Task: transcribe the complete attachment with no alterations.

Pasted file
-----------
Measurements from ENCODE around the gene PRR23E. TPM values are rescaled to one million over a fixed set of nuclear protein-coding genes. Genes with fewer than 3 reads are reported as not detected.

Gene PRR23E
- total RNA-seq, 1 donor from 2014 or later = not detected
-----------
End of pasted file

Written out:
Measurements from ENCODE around the gene PRR23E. TPM values are rescaled to one million over a fixed set of nuclear protein-coding genes. Genes with fewer than 3 reads are reported as not detected.

Gene PRR23E
- total RNA-seq, 1 donor from 2014 or later = not detected